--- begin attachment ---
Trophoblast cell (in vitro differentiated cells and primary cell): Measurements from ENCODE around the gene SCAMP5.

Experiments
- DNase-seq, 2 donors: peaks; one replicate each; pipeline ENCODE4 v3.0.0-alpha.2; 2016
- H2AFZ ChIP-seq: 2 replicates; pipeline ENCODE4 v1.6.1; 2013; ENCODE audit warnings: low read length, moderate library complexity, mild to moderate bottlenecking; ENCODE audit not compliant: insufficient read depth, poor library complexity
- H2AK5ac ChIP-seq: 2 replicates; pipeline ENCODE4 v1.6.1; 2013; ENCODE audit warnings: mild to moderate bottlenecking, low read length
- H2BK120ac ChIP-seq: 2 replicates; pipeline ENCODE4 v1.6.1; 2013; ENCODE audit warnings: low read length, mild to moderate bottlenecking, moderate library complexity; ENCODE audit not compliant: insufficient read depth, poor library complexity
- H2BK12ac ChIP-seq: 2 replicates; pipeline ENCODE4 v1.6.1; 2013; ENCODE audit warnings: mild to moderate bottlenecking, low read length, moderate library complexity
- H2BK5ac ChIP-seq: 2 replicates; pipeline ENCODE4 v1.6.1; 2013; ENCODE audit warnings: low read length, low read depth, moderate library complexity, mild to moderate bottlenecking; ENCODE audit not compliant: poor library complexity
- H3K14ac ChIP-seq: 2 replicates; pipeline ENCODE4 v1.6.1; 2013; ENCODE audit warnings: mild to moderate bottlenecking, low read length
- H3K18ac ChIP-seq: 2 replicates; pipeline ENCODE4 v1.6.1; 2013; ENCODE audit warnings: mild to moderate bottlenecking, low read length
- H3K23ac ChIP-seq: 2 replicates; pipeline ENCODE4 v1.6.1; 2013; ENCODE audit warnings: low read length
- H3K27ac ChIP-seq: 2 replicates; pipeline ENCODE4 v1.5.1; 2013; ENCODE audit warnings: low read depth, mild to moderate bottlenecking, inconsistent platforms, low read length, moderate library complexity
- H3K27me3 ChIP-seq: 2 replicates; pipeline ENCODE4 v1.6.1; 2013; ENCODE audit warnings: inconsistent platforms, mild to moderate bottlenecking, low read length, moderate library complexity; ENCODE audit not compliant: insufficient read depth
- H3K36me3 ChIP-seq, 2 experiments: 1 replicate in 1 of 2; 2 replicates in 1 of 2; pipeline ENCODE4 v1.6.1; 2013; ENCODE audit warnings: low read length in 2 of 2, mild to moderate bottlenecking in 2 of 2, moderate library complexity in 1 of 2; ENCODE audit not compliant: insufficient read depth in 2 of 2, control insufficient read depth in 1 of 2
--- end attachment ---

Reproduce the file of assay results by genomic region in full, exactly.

Trophoblast cell (in vitro differentiated cells and primary cell): Measurements from ENCODE around the gene SCAMP5.

Experiments
- DNase-seq, 2 donors: peaks; one replicate each; pipeline ENCODE4 v3.0.0-alpha.2; 2016
- H2AFZ ChIP-seq: 2 replicates; pipeline ENCODE4 v1.6.1; 2013; ENCODE audit warnings: low read length, moderate library complexity, mild to moderate bottlenecking; ENCODE audit not compliant: insufficient read depth, poor library complexity
- H2AK5ac ChIP-seq: 2 replicates; pipeline ENCODE4 v1.6.1; 2013; ENCODE audit warnings: mild to moderate bottlenecking, low read length
- H2BK120ac ChIP-seq: 2 replicates; pipeline ENCODE4 v1.6.1; 2013; ENCODE audit warnings: low read length, mild to moderate bottlenecking, moderate library complexity; ENCODE audit not compliant: insufficient read depth, poor library complexity
- H2BK12ac ChIP-seq: 2 replicates; pipeline ENCODE4 v1.6.1; 2013; ENCODE audit warnings: mild to moderate bottlenecking, low read length, moderate library complexity
- H2BK5ac ChIP-seq: 2 replicates; pipeline ENCODE4 v1.6.1; 2013; ENCODE audit warnings: low read length, low read depth, moderate library complexity, mild to moderate bottlenecking; ENCODE audit not compliant: poor library complexity
- H3K14ac ChIP-seq: 2 replicates; pipeline ENCODE4 v1.6.1; 2013; ENCODE audit warnings: mild to moderate bottlenecking, low read length
- H3K18ac ChIP-seq: 2 replicates; pipeline ENCODE4 v1.6.1; 2013; ENCODE audit warnings: mild to moderate bottlenecking, low read length
- H3K23ac ChIP-seq: 2 replicates; pipeline ENCODE4 v1.6.1; 2013; ENCODE audit warnings: low read length
- H3K27ac ChIP-seq: 2 replicates; pipeline ENCODE4 v1.5.1; 2013; ENCODE audit warnings: low read depth, mild to moderate bottlenecking, inconsistent platforms, low read length, moderate library complexity
- H3K27me3 ChIP-seq: 2 replicates; pipeline ENCODE4 v1.6.1; 2013; ENCODE audit warnings: inconsistent platforms, mild to moderate bottlenecking, low read length, moderate library complexity; ENCODE audit not compliant: insufficient read depth
- H3K36me3 ChIP-seq, 2 experiments: 1 replicate in 1 of 2; 2 replicates in 1 of 2; pipeline ENCODE4 v1.6.1; 2013; ENCODE audit warnings: low read length in 2 of 2, mild to moderate bottlenecking in 2 of 2, moderate library complexity in 1 of 2; ENCODE audit not compliant: insufficient read depth in 2 of 2, control insufficient read depth in 1 of 2